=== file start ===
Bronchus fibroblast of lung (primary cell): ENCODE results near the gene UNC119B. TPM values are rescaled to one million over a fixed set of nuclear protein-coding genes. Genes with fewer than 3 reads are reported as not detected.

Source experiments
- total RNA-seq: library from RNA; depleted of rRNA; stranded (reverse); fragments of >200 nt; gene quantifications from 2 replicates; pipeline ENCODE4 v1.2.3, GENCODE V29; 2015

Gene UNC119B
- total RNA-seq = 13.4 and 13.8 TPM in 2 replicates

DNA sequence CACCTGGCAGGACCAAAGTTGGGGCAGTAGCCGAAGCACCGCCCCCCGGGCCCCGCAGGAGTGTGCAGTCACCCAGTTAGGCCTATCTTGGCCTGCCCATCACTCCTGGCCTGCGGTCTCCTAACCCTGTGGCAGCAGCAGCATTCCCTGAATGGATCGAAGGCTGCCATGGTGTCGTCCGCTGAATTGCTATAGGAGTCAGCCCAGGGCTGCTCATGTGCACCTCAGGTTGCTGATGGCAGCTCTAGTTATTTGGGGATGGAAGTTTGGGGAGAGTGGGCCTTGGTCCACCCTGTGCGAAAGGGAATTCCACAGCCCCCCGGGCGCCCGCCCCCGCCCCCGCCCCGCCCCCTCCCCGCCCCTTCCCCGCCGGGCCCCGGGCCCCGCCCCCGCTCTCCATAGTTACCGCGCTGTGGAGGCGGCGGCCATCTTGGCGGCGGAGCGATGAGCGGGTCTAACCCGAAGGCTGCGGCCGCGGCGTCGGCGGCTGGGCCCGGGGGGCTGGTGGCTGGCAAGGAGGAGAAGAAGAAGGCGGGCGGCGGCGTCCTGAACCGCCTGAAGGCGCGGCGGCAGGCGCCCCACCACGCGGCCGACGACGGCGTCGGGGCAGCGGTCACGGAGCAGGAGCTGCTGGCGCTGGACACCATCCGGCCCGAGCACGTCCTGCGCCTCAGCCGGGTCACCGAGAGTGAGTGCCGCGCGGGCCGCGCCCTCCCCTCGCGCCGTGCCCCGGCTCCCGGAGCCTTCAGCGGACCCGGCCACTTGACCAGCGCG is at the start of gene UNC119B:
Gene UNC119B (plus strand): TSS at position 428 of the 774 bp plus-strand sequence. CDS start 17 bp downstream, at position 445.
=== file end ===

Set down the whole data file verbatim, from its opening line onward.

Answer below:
Bronchus fibroblast of lung (primary cell): ENCODE results near the gene UNC119B. TPM values are rescaled to one million over a fixed set of nuclear protein-coding genes. Genes with fewer than 3 reads are reported as not detected.

Source experiments
- total RNA-seq: library from RNA; depleted of rRNA; stranded (reverse); fragments of >200 nt; gene quantifications from 2 replicates; pipeline ENCODE4 v1.2.3, GENCODE V29; 2015

Gene UNC119B
- total RNA-seq = 13.4 and 13.8 TPM in 2 replicates

DNA sequence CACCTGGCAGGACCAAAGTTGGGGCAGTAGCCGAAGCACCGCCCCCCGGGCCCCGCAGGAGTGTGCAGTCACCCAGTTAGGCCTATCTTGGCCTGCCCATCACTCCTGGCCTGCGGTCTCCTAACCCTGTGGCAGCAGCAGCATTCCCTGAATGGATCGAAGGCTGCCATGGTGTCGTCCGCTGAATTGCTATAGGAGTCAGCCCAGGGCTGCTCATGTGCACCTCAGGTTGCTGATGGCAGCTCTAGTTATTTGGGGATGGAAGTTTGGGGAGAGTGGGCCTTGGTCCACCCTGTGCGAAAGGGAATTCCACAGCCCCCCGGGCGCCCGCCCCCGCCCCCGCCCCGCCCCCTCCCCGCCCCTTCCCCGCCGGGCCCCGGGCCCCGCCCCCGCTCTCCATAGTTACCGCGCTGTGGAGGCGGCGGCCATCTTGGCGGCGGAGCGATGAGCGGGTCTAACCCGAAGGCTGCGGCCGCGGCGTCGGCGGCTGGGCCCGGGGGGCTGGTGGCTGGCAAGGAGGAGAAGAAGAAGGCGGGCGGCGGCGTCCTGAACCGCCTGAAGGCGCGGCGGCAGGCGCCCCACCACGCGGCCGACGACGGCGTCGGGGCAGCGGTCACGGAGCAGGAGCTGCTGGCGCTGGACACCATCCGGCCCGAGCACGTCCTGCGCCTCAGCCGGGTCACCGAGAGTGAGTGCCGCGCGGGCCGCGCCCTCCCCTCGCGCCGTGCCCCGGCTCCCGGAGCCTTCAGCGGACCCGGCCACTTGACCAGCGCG is at the start of gene UNC119B:
Gene UNC119B (plus strand): TSS at position 428 of the 774 bp plus-strand sequence. CDS start 17 bp downstream, at position 445.